Better monitoring needed for pregnant women with diabetes

Health news

Half the babies born to women with diabetes are at risk of suffering complications due to fluctuations in their mothers’ glucose levels, say researchers.

The babies face an increased chance of congenital abnormalities, stillbirth and birth trauma because they can become very large in the womb. 

Medical experts say between five and eight per cent of women have diabetes during pregnancy and they need access to better ways of monitoring their blood sugar levels.

The problems facing women with diabetes during pregnancy is the theme of a major conference taking place in Leeds to mark World Diabetes Day and organised in partnership with Diabetes UK.

One way to try and deal with this is to focus on ways to intervene and reduce the mother’s blood glucose level.

Dr Eleanor Scott

Diabetes is a chronic disease which results in glucose levels in the body becoming too high.

Doctors know that high glucose levels put unborn babies at risk but, despite attempts at trying to control the blood sugar levels of pregnant women, they have not seen a reduction in large babies being born or with neonatal complications.

Conference organiser Dr Eleanor Scott, a Consultant in Diabetes and Endocrinology and Senior Lecturer in Medicine at the University of Leeds, said: “Diabetes is a growing problem – not only does it introduce complications for the health of women, but also their babies.

“The babies are at risk of becoming very large in the womb and that can cause complications with the birth. There is an impact on the child, as they get older, of developing obesity, heart disease and diabetes. 

“One way to try and deal with this is to focus on ways to intervene and reduce the mother’s blood glucose level.”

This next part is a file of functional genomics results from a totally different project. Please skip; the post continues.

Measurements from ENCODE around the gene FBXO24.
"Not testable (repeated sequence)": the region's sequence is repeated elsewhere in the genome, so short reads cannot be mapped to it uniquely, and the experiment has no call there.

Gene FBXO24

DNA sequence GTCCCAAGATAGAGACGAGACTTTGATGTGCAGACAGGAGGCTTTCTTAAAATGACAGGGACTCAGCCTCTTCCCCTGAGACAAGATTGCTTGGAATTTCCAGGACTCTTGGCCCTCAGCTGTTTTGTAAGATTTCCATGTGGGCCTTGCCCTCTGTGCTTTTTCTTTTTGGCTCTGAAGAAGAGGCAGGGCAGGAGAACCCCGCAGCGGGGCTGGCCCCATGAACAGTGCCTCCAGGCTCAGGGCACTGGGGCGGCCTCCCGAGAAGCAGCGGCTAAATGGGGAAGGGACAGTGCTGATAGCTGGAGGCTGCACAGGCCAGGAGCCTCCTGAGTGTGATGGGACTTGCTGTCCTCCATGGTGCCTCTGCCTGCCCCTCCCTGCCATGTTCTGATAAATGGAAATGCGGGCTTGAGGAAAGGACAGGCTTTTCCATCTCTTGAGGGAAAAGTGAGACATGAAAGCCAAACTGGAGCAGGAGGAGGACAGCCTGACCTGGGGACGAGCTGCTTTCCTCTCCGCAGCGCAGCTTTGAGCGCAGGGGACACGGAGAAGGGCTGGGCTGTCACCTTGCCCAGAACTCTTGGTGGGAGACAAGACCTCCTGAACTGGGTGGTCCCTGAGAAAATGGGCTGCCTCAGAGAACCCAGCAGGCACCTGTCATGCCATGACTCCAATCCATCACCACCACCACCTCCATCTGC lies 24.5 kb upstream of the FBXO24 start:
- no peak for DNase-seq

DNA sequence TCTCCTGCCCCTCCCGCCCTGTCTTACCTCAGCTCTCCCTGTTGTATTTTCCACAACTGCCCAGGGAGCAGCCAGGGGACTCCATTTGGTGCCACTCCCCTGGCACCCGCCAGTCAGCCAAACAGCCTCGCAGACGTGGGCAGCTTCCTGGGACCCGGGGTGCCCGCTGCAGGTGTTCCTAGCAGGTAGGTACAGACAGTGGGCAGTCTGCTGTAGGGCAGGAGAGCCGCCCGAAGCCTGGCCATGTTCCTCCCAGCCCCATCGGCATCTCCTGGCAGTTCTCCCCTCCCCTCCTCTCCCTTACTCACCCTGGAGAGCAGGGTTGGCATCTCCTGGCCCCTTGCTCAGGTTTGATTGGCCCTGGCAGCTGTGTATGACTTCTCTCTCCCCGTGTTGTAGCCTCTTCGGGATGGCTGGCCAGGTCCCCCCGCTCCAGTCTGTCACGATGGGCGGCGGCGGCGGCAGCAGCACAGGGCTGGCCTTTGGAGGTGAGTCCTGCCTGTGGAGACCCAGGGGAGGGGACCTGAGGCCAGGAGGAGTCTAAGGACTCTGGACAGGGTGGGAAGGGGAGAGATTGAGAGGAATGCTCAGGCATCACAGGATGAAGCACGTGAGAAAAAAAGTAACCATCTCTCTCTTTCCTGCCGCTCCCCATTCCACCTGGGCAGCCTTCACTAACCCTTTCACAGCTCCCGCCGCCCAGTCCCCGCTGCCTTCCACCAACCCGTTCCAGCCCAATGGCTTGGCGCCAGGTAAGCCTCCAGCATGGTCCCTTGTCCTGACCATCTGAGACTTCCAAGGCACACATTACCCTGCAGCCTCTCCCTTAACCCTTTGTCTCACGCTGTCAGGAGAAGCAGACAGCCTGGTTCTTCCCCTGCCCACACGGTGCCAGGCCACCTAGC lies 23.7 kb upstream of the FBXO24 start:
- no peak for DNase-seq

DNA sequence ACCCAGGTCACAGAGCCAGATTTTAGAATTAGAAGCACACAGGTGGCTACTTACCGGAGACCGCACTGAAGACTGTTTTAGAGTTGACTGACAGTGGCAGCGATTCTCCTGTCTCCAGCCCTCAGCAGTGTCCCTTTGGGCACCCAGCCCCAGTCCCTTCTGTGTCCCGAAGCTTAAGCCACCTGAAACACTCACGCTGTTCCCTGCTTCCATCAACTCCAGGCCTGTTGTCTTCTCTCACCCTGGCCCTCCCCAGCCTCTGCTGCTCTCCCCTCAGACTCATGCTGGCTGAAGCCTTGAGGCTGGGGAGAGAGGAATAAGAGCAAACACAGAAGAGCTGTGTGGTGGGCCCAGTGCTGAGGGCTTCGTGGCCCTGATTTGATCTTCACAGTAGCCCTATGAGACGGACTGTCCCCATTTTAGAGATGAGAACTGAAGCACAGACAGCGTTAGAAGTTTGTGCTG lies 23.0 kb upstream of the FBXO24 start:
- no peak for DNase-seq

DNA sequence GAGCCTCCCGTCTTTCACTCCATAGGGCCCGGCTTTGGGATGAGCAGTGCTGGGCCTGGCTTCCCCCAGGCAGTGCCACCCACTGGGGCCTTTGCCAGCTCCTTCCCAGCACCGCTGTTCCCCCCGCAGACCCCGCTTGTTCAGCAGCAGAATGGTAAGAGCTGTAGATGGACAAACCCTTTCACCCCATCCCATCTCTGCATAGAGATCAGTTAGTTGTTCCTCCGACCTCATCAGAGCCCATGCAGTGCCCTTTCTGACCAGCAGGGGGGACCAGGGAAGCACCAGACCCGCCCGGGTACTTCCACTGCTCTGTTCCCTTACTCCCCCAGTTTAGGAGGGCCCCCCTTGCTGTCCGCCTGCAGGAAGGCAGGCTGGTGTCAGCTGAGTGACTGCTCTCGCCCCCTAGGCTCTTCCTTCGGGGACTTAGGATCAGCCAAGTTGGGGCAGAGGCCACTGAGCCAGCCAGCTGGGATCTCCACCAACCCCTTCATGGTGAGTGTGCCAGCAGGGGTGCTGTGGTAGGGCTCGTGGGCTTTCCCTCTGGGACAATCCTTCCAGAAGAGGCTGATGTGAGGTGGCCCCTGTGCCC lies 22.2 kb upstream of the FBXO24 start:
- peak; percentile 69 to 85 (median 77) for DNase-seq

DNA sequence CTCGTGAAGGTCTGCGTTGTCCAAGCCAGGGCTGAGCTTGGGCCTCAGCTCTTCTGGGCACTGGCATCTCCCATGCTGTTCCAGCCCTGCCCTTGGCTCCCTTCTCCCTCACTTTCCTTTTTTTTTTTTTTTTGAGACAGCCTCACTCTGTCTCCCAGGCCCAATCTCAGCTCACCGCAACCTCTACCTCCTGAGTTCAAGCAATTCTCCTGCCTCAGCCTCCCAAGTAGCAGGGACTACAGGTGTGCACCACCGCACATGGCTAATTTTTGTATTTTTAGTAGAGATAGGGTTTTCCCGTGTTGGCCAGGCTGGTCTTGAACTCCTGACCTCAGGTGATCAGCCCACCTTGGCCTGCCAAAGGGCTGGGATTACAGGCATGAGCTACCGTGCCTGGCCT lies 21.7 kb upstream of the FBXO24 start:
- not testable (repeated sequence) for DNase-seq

Research led by the University of Leeds has revealed that glucose levels fluctuate widely over a 24-hour period, and that variation is not always picked up by standard blood glucose monitoring, which involves testing a pin-prick of blood four to eight times a day.

More accurate monitoring

Believing conventional monitoring was inadequate, the research team used continuous glucose monitors to study more than 100 pregnant women with type 1 or type 2 diabetes. The small devices are attached to the skin and can sample blood glucose levels almost 300 times over a 24 hour period.

The data revealed that not only were glucose levels fluctuating widely, but the times of the fluctuations also changed during the different stages of pregnancy.

In the early to mid-stages of pregnancy, high glucose tended to be seen in the early afternoon. By the time the women were in the mid to later stages of pregnancy, that risk period had shifted to the night.

A recent international study involving women with type 1 diabetes built on that research and compared the outcomes of babies born where mothers had their blood tested the standard way, to babies born where mums had continuous glucose monitoring.

Outcomes were better 

The results, which were published in the Lancet, showed that the women with the continuous monitors had better control of their blood glucose levels – on average, they spent an hour a day less with high blood sugar levels.

The outcomes for their babies were better: the number of large babies was 53 per cent compared to 63 per cent for those who did not use monitors. The number of babies needing neonatal intensive care for more than 24 hours was 27 per cent compared to 43 per cent.

The babies born to mums with continuous monitoring were also able to leave hospital sooner.

That study called for continuous monitoring to become the standard way to monitor pregnant women. 

Dr Scott, who uses continuous monitoring in her practice at Leeds Teaching Hospitals Trust, said: “The research we have done at Leeds and with colleagues elsewhere shows that continuous monitoring can give a much more detailed and nuanced picture about when women and their unborn babies are at risk, and we can look at interventions to deal with that.

“Continuous monitoring is used in NHS pregnancy clinics but it is not universal for women with diabetes. The key thing is to look at ways of extending this technology to those that need it.”

Dr Medha Rathod, Consultant Obstetrician with a specialist interest in Diabetes in pregnancy and lead clinician for obstetrics at Leeds Teaching Hospitals Trust, said: “These are significant findings that have increased our understanding of how blood glucose levels fluctuate during pregnancy among women with Type 1 diabetes, enabling us to provide timely, high quality care to reduce the risk of complications and protect their unborn babies.”

The diabetes in pregnancy conference will bring together leading researchers and clinical practitioners.

Further information

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